I was on my best behaviour when in San Francisco. I had made a promise not to climb up anywhere, and I stuck to that throughout the duration of my trip.
Of course…I’m always one who looks for an opportunity, and when one falls into my lap I would be a fool not to take it…right?
So, it’s the last day of my trip. If you’re a regular reader you will know that this is the day I was lugging my camera gear around with me (and it was the day it rained pretty much non-stop), and there were a few more receptions for me to go to before dinner and so I venture to one which is held in a hotel. It’s a popular one…there is a queue in the lobby to try and get into the lift, not helped by the fact one or two of the lifts were also out of order. I feel sorry for any guests attempting to get to their room as this queue consists of trademark and patent people who just want to get to the reception for the free drink, food and networking opportunities.
I eventually get into the lift and am pleased to see it’s one with the glass wall facing the outside of the building so you can watch the ground fall away from you as you ascend upwards to the clouds. We headed up to the 32nd floor and found ourselves in the middle of party, one very large room with windows all around it offering great 200 degree panoramic views of San Francisco from up high.
There were two problems I could see as I stood there:
1. The windows would annoy me if taking photos.
2. The queue for the wine was longer than the queue for the elevator was.
I took a few shots through the windows as I worked my way around to the drinks, and then did the usual stuff you do at these things where you stand around and chat to people.
After a while, some of the people in the group I was with suggested that the views from this floor are 360 degrees and they felt we can just walk right around to see them all – this was quickly overruled as we attempted to first walk through the kitchen and was quickly ushered back by the head waitress. Darn it.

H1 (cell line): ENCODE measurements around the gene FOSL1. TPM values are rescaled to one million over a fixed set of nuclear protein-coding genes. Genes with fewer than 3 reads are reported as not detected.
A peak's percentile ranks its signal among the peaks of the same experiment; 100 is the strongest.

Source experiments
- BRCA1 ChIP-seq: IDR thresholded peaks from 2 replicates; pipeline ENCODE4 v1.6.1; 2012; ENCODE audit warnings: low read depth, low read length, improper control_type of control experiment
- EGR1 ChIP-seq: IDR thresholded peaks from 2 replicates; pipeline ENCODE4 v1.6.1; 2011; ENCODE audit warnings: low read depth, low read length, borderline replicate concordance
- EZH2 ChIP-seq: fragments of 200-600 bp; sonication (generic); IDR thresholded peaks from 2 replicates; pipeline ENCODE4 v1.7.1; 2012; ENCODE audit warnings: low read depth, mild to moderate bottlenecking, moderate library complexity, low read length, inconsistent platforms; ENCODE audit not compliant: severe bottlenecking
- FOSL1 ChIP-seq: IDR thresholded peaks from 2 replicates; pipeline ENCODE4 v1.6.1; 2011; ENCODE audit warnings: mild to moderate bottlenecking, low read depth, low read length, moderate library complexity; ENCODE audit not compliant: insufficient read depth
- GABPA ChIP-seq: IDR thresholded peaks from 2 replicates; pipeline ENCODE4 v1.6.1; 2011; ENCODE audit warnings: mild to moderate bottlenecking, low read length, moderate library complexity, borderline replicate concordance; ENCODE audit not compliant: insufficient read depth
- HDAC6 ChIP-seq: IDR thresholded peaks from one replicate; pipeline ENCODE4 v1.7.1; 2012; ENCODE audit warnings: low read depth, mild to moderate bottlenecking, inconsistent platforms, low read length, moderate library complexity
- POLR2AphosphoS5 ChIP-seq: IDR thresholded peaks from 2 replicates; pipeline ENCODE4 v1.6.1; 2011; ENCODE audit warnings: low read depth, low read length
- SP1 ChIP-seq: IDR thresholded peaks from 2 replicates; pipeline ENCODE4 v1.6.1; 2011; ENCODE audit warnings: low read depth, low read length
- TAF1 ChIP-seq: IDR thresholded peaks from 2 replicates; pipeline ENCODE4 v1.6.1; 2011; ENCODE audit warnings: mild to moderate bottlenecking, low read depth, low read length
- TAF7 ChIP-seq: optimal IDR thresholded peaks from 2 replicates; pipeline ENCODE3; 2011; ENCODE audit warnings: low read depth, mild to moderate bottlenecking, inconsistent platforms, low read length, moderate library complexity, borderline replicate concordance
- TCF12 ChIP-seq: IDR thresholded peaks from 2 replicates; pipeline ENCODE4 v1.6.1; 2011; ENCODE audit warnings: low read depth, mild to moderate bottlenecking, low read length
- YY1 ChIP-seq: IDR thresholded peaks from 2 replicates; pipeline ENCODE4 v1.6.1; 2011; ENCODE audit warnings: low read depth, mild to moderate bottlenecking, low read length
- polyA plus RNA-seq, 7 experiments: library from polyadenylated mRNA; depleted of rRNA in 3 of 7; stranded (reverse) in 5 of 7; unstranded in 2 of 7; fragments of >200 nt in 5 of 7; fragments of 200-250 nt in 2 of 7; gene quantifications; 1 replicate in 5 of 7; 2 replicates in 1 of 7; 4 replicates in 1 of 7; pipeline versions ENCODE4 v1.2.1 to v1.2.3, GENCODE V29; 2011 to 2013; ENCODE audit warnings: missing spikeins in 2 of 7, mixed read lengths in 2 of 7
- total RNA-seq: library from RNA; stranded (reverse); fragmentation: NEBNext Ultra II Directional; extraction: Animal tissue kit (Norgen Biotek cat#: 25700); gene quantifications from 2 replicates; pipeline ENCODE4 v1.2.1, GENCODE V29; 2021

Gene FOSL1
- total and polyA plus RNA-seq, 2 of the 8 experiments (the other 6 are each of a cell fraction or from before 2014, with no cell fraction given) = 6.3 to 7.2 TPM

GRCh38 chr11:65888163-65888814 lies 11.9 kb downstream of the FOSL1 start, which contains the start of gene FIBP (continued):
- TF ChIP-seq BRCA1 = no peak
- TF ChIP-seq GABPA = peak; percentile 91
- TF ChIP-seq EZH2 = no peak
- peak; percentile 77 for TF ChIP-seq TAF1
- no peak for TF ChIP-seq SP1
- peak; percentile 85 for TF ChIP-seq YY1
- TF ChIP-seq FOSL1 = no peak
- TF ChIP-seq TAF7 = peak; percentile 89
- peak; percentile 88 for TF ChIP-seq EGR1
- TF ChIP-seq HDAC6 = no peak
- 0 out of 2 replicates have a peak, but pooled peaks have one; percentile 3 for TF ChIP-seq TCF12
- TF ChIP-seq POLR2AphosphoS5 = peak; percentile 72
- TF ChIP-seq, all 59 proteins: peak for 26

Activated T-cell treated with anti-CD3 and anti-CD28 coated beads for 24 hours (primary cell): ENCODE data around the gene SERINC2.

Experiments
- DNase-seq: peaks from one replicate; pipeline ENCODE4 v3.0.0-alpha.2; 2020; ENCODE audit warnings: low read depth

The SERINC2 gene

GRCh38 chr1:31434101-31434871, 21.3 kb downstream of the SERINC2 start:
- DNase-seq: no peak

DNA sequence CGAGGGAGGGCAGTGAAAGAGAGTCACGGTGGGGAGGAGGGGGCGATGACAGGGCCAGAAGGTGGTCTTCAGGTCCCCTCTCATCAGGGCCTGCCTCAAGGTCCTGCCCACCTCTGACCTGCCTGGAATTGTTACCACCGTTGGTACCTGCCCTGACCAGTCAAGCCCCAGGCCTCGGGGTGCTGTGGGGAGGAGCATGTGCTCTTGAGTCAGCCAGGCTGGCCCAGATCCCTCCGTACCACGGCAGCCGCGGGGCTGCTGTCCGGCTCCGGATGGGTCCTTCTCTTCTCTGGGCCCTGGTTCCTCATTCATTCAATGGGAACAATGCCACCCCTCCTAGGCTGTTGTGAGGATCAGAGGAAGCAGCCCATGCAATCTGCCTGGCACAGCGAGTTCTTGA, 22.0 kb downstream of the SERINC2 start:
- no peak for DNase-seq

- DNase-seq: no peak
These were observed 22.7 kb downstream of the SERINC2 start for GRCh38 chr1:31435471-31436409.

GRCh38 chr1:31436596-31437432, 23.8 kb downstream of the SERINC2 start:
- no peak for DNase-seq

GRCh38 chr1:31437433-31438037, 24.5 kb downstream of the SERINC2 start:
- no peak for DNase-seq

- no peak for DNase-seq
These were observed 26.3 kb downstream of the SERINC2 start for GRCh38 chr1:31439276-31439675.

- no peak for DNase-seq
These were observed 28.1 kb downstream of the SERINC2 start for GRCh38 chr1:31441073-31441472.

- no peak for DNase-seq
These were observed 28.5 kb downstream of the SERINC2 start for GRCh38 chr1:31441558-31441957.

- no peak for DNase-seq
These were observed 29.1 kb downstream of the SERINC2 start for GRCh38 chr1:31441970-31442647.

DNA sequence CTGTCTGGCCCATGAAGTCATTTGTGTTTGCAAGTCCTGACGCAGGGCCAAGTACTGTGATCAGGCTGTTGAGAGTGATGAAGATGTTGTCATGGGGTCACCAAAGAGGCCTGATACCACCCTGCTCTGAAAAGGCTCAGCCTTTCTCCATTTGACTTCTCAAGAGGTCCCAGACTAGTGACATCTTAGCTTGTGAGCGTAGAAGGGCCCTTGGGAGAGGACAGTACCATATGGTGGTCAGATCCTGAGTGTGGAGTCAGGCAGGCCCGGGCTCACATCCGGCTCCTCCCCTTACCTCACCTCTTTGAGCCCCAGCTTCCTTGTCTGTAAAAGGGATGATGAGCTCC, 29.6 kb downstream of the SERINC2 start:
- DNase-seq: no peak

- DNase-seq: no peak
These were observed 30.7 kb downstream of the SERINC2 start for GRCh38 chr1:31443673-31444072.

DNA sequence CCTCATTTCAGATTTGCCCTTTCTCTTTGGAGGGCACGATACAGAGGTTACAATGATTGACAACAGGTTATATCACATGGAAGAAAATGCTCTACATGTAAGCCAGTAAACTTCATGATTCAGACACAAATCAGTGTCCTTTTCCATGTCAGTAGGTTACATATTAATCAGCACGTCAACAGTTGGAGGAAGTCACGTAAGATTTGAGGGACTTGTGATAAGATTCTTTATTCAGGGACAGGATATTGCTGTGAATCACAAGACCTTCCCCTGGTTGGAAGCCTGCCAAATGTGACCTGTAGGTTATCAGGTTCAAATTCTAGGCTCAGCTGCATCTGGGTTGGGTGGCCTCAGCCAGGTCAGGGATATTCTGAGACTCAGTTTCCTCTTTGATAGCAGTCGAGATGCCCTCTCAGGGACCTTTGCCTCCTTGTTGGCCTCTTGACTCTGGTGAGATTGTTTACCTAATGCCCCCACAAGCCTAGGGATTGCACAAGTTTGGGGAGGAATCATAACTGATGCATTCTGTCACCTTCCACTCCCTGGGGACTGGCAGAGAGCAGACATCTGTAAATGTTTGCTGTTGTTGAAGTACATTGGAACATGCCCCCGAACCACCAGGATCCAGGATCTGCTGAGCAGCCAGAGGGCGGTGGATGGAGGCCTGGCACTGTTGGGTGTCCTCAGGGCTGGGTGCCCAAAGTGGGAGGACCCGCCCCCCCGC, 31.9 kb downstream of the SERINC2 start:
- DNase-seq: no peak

“Any chance I can get on the roof?” I asked her
She laughed at me, a little in disbelief…”Even I’m not allowed on the roof!” she responded.
“Aw, that sucks. See, I have this thing where I love going up to rooftops and taking photos…” I pulled out my camera and showed her the images I had taken from the London rooftop a few days ago and which were still on my camera.
“Sorry…you can’t get on the roof” she repeated, but I could see she liked the images.
We stood in silence for a few seconds.
I followed her through the kitchen and she opened a door labelled ‘Fire Exit’ at which point I felt a gust of wind hit me. It wasn’t the roof, but I was out on a small balcony that was occupied by window cleaning apparatus.
“Please don’t do anything stupid…” she said, obviously thinking of my images with me stood on the edge of a building.
Okay, I have to admit this wasn’t the best view I could have had from this building. It was on the wrong side for a start, so the whole bay area, Golden Gate bridge, Alcatraz etc were on the other side of me. But I was grateful for what I could get and the important thing is that no glass was in the way.
I was faced with the new problem that I had no tripod and the wind up here was pretty strong, so balanced the camera as best as I could on the flimsy railing and took a few shots before heading back indoors. Photomatix once again did a great job of aligning the images so that the ghosting effect of the slight movement disappeared.
Earlier this year I managed to get onto the roof of a hotel in London just by walking in the front door and asking; staff were too confused to turn me away…which just goes to show, if you don’t ask you don’t get.
Have a nice weekend everyone.